Chef Sam Diminich Pivots to Bring You Farm Fresh Food

By Susie Adams

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A Fresh Idea for Fresh Food

One of the most overused words of the year 2020 was “pivot.” But when the word fits the word fits. Chef Sam Diminich had one of Charlotte’s most significant pandemic pivots and we were delighted to have him as our guest for The Human Touch at the end of December 2020. He joined us from his kitchen, of course.

Chef Sam DiminichChef Sam began 2020 flying high. In January, his episode of Beat Bobby Flay aired. (Spoiler Alert: He beat Bobby Flay with a lobster risotto.) There was a viewing party at the restaurant, Upstream, where he was executive chef.

Plans for Upstream were ambitious. Phillips Place, where the restaurant is located, was completing some renovations and visibility for the restaurant was expected to be even better. And then in mid-March, the restaurant closed as the county went into COVID-19 lockdown.

A divorced dad, providing for two children, Sam needed to do something while the restaurant remained closed so he started exploring options. Then he got the call that changed everything, “I got a call from a farmer I’ve been working with a long time.”

“He just had a desperate tone in his voice, he didn’t know what he was going to do. Restaurants were closing down, and he had a whole season’s worth of crops and didn’t know what he was going to do with them.”

It came together pretty quickly. Sam needed to make a living; farmers had crops with orders canceled. And there were people all over Charlotte trapped in their homes.

Bringing The Farm to Your Table

He told the farmer, Isaac at Harmony Ridge Farms in Winston-Salem that he had a plan. The plan was to create a three-course meal and that he would take the crops that the farm needed to go first. Your Farms Your Table was born.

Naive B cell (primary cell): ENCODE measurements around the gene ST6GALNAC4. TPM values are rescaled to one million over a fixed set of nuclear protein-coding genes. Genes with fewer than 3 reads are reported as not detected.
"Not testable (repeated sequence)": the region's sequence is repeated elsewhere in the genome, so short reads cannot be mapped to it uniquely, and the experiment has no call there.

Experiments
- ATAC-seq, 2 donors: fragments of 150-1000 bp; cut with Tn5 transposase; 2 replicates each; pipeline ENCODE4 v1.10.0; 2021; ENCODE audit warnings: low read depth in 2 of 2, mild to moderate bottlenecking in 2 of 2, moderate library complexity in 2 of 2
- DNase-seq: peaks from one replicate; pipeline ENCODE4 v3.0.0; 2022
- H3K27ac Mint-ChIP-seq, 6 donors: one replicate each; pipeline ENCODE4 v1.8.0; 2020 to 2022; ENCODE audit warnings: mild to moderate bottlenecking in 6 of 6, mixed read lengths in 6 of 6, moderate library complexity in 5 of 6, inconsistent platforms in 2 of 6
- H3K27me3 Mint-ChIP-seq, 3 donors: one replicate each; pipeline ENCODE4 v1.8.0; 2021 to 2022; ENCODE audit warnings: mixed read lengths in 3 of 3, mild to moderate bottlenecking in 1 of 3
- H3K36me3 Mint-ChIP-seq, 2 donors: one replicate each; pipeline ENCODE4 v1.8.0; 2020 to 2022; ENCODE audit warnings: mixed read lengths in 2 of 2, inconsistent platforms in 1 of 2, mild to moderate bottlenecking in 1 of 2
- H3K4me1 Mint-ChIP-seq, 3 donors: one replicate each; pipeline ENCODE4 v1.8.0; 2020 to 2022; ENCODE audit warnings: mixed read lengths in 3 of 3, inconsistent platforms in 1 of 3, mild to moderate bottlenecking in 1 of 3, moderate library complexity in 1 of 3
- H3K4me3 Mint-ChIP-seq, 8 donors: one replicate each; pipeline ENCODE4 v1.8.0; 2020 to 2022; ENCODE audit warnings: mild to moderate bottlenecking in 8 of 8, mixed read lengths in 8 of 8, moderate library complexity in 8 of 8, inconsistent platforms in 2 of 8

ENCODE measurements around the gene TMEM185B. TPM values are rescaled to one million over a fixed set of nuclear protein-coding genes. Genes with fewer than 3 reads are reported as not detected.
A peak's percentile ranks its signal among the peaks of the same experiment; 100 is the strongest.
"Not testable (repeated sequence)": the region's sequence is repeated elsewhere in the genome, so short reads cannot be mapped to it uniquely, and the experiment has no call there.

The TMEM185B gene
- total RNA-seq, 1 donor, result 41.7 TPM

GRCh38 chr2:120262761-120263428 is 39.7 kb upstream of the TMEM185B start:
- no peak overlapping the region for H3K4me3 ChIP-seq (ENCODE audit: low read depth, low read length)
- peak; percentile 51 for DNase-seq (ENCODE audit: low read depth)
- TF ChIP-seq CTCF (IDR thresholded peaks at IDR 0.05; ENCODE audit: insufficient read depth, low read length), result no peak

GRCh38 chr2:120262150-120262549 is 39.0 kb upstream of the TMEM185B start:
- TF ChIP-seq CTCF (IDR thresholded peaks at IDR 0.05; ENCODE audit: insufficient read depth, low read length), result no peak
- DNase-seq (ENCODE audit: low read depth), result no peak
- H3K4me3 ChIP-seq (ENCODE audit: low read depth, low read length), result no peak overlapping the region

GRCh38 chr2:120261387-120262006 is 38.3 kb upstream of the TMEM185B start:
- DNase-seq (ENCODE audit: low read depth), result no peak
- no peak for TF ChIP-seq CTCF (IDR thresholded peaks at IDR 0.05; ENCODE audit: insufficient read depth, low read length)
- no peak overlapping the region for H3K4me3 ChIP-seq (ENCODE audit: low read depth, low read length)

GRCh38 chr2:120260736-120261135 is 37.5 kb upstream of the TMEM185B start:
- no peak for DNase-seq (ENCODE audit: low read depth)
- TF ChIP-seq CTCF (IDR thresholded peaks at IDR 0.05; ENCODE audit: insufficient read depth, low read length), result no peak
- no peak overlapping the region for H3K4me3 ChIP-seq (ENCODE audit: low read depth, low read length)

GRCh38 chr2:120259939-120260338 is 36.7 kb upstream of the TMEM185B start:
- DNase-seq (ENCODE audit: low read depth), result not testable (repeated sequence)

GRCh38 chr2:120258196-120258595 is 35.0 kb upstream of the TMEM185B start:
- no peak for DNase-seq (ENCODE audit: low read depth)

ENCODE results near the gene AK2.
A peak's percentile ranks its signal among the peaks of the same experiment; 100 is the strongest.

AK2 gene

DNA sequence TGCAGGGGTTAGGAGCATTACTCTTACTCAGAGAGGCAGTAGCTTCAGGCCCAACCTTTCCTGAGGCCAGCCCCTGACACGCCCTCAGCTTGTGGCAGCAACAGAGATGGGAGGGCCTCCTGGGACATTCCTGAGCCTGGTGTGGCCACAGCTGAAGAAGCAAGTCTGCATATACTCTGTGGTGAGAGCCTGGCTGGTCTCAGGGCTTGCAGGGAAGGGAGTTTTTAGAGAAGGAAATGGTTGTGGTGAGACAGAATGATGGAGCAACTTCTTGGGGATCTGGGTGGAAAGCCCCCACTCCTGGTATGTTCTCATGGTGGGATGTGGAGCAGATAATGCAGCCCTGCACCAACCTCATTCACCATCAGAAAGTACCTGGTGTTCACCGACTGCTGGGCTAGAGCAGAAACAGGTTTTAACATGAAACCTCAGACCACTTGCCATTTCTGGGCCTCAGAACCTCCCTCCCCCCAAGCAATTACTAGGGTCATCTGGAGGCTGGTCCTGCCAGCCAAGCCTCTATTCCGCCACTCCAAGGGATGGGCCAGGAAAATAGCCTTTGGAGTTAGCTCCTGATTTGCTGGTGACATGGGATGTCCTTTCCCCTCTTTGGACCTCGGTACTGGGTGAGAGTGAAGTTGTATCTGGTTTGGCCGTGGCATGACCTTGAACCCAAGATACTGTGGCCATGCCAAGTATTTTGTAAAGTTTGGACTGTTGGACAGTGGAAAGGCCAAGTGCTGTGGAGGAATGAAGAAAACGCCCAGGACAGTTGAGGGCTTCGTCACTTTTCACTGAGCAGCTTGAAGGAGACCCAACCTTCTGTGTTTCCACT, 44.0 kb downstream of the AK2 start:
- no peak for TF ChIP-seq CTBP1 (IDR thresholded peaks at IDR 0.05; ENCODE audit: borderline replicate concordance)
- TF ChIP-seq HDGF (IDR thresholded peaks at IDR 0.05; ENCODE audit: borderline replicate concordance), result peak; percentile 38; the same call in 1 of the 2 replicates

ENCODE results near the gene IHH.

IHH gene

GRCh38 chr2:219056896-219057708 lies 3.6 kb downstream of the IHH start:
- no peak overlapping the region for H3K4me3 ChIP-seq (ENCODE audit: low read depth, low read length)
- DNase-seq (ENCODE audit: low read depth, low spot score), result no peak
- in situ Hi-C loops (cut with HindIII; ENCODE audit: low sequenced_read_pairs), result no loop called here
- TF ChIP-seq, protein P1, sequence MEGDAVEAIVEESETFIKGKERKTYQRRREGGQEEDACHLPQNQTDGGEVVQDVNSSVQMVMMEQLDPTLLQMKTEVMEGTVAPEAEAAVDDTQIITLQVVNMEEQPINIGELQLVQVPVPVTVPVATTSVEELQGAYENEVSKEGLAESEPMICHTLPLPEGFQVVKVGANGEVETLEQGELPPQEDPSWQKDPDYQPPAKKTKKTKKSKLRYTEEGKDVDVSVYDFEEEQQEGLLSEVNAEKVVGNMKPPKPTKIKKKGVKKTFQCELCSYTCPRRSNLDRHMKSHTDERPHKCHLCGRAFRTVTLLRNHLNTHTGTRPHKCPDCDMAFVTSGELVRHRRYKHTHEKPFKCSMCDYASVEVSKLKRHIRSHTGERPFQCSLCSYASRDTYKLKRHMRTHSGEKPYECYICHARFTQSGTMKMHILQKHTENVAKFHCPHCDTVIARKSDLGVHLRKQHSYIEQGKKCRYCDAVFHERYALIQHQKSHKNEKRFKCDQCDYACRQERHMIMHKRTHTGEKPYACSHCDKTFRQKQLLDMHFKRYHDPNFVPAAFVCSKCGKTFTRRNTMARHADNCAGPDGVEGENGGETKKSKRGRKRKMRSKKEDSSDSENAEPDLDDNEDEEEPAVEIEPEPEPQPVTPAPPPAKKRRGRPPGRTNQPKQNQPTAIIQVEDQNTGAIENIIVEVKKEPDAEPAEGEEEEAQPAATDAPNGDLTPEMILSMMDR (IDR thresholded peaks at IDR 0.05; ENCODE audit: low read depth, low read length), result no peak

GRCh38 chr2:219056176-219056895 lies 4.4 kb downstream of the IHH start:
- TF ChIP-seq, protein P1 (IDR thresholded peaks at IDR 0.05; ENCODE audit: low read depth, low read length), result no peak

He is quick to give credit to the solutions-based fellowship of Ben’s Friends, a group focused on sobriety and addiction support in the food and beverage industry, for his problem-solving mindset.

He started in his Cotswold kitchen doing ten meals a night, delivering them with his pitbull by his side.

Now Chef Sam operates out of City Kitch, a commercial kitchen space on Thrift Road in the burgeoning West Charlotte area, along with 17 other food entrepreneurs. He provides dinner Monday through Saturday. And this year he is adding lunch.

Food is in his blood. “I grew up in a restaurant family. My grandfather was from Italy. He came over in 1952. Four years later he opened up the first Italian restaurant in Myrtle Beach, which is where I am from.”

“I am one of five siblings and we all worked in the restaurant.” “For me growing up I thought it was the coolest thing to come to my dad’s restaurant after school or baseball practice and walk in the kitchen and feel the energy and the pace and the excitement. All the boxes for senses were checked with the aromas of the food that we cooked and served. And the undercurrent of that was taking care of people.”

And that translates to this time, “We still have food. It hasn’t been lost. Food is so powerful and so unifying and the way the world is sometimes; we can still agree on that.”

Watch Our Human Touch Episode With Chef Sam

You can watch more episodes of The Human Touch here.

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